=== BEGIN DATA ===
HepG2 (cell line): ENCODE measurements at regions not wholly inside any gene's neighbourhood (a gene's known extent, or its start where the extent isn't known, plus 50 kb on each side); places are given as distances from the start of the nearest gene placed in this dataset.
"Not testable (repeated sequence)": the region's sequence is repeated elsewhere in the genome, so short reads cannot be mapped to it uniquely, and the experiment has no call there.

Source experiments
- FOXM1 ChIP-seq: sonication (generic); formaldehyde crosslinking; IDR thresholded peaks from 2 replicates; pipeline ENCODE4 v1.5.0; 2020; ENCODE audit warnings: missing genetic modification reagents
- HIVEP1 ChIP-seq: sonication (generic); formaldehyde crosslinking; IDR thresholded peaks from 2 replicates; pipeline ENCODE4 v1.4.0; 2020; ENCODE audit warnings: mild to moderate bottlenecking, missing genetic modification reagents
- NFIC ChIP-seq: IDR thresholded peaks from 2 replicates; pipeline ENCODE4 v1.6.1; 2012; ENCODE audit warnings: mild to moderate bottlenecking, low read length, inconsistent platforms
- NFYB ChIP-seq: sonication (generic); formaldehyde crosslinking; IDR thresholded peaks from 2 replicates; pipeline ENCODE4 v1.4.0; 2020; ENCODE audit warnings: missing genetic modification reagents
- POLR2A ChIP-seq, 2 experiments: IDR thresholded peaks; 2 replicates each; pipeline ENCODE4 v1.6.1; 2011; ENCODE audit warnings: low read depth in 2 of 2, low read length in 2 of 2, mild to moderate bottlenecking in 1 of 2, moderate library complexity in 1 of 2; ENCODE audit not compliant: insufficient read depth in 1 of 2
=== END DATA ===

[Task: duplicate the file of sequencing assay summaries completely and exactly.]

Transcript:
HepG2 (cell line): ENCODE measurements at regions not wholly inside any gene's neighbourhood (a gene's known extent, or its start where the extent isn't known, plus 50 kb on each side); places are given as distances from the start of the nearest gene placed in this dataset.
"Not testable (repeated sequence)": the region's sequence is repeated elsewhere in the genome, so short reads cannot be mapped to it uniquely, and the experiment has no call there.

Source experiments
- FOXM1 ChIP-seq: sonication (generic); formaldehyde crosslinking; IDR thresholded peaks from 2 replicates; pipeline ENCODE4 v1.5.0; 2020; ENCODE audit warnings: missing genetic modification reagents
- HIVEP1 ChIP-seq: sonication (generic); formaldehyde crosslinking; IDR thresholded peaks from 2 replicates; pipeline ENCODE4 v1.4.0; 2020; ENCODE audit warnings: mild to moderate bottlenecking, missing genetic modification reagents
- NFIC ChIP-seq: IDR thresholded peaks from 2 replicates; pipeline ENCODE4 v1.6.1; 2012; ENCODE audit warnings: mild to moderate bottlenecking, low read length, inconsistent platforms
- NFYB ChIP-seq: sonication (generic); formaldehyde crosslinking; IDR thresholded peaks from 2 replicates; pipeline ENCODE4 v1.4.0; 2020; ENCODE audit warnings: missing genetic modification reagents
- POLR2A ChIP-seq, 2 experiments: IDR thresholded peaks; 2 replicates each; pipeline ENCODE4 v1.6.1; 2011; ENCODE audit warnings: low read depth in 2 of 2, low read length in 2 of 2, mild to moderate bottlenecking in 1 of 2, moderate library complexity in 1 of 2; ENCODE audit not compliant: insufficient read depth in 1 of 2